Woodman instigated the first application of use-wear analysis on Irish lithics, with Dumont’s (1985) work on the Mt. Sandel flint assemblage which revealed signs of extensive use. However, Anderson and Johnson (1993, 98) have hinted that Dumont may have overstated the case of the evidence for use-wear on that assemblage. Use-wear analysis was conducted on the Bay Farm flint assemblage, but the analysis was ultimately “not successful”, with Anderson (1996, 234) suggesting that possible use was masked by post-depositional surface modification. The Ferriter’s Cove assemblage was tested for use-wear – this time on non-flint, and unretouched artefacts. The results suggested that of the 49 pieces tested, none showed signs of extensive use, and a few showed signs of possible use. One of the siltstone points had possible traces of birch tar, perhaps indicating hafting. Another showed evidence of scraping animal material as well as polish which was suggested as being formed by rubbing against a cover during transport, implying that this lithic was “curated” and “valued” (Woodman et al. 1999, 68-70). Bamforth and Woodman (2004) approached use-wear analysis from a different angle than previously, when they analysed scrapers from surface collections, hoards, and excavations in order to look at material from a regional perspective in northeastern Ireland. This was done to ascertain the possible spectrum of mobility of Neolithic communities in that area. The wear marks suggested that the larger convex scrapers were used for scraping hides and the smaller for scraping wood; as scrapers were reduced in size due to resharpening, their use switched use to wood. The hollow scrapers were used for scraping wood and a number of them for cutting.
While Knowles (1897, 17) had commented on French research that used refitting of lithics in their analysis, it was almost a century later before this technique was used in Ireland. The Windy Ridge assemblage was subjected to refitting, in this case to understand the spatial distribution of the flint scatter and the function of the site (Woodman et al. 1991-92, 29). Refitting was also carried out on the flint, tuff, and greenstone assemblage from Ferriter’s Cove, again to attempt to ascertain the spatial distribution and the reduction sequences carried out (Woodman et al. 1999). The Bay Farm assemblage’s refitting was undertaken in order to understand the reduction sequence of the ‘Larnian’ core, specifically to ascertain whether the production of broad ‘Bann’ flakes was deliberate or incidental, as well as to understand the spatial distribution of the lithics (Anderson and Johnson 1993, 83). The results suggested that the reduction sequence was “very repetitive and predictable”, and that the full range of broad blades, flakes, and leaf-shaped flakes were the result of the sequence, but no preferential production of one type of lithic could be discerned. Woodman and Johnson (1996, 221) suggested that:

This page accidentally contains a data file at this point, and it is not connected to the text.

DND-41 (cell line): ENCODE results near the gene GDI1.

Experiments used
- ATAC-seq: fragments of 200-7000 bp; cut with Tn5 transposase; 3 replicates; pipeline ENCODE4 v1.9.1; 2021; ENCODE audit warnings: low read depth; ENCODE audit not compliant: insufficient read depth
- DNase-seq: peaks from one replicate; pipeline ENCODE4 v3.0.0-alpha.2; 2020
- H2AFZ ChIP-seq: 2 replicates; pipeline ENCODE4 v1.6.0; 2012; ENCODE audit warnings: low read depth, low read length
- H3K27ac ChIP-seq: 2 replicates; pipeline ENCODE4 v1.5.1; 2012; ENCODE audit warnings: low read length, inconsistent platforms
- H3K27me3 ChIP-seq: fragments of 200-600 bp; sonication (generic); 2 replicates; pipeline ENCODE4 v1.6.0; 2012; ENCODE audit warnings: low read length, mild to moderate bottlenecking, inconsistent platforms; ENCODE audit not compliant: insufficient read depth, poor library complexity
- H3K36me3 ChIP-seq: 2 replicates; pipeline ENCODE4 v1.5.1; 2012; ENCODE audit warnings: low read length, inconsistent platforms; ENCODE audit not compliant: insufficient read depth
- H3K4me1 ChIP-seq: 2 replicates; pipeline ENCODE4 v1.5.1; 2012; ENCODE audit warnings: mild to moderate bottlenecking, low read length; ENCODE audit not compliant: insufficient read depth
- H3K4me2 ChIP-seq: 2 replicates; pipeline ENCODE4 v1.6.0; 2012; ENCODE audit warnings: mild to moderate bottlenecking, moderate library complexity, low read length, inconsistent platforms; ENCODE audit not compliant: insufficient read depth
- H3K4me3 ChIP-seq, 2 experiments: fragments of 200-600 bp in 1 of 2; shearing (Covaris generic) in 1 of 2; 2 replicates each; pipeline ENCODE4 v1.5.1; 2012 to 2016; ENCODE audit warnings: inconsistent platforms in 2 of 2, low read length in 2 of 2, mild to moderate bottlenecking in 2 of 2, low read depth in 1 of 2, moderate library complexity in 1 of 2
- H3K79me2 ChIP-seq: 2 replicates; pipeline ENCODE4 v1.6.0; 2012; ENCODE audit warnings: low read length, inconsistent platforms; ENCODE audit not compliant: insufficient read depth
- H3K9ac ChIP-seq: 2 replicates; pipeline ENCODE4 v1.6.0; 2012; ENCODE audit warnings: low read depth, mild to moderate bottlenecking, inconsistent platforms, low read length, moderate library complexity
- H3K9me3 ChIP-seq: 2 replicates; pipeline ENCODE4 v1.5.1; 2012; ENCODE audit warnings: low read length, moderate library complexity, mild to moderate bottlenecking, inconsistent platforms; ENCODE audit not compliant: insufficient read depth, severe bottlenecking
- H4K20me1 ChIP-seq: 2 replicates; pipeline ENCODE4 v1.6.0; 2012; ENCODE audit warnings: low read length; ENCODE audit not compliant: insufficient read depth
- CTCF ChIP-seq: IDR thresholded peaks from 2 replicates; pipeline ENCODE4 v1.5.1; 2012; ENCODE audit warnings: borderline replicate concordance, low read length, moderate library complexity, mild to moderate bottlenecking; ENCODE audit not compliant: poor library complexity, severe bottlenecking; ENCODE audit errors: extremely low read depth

"[t]he classic uniplane core is not so much an integral feature during the reduction of a core but rather a frequent by-product which is a limitation to the further effective utilisation of the core. It has also been shown that frequently very few useful flakes and blades are produced from each core, with the result that large quantities of by-products are left after the production of a relatively small number of usable flakes".
The experimental knapping of stone to answer questions concerning archaeological artefacts dates back to the nineteenth century, with an explosion of experimental work from the mid-twentieth century (see Johnson et al. 1978; Flenniken 1984). “Limited” experimental knapping of siltstone and rhyolite was conducted during the Ferriter’s Cove excavations (Woodman et al. 1999). The results of this knapping did not feature greatly in the monograph, and appears to have been undertaken on a casual basis, or at least the results did not merit a full discussion. The only other published experimental knapping project in Ireland investigated axe manufacturing techniques (Mandal et al. 2004). This experimental work resulted from the research of the Irish Stone Axe Project, which undertook an extensive review of Irish stone axes, of which over 20,000 have been catalogued. Similarly to the Mesolithic material, the distribution of axes is biased towards the northeast of the country. Over half of the axes in the database have been macroscopically examined, and a single raw material, porcellanite, accounts for over half of these (Cooney and Mandal 1998, 58). The two known porcellanite quarries are located in Antrim, and nearly a third of the identified porcellanite axes are roughouts, and only about 2% of porcellanite axes are provenanced outside of Ulster (2006a). The next most common raw materials were shale and mudstone, with over nearly 4,000 identified; c. 15 % of these are also from Antrim (2006a).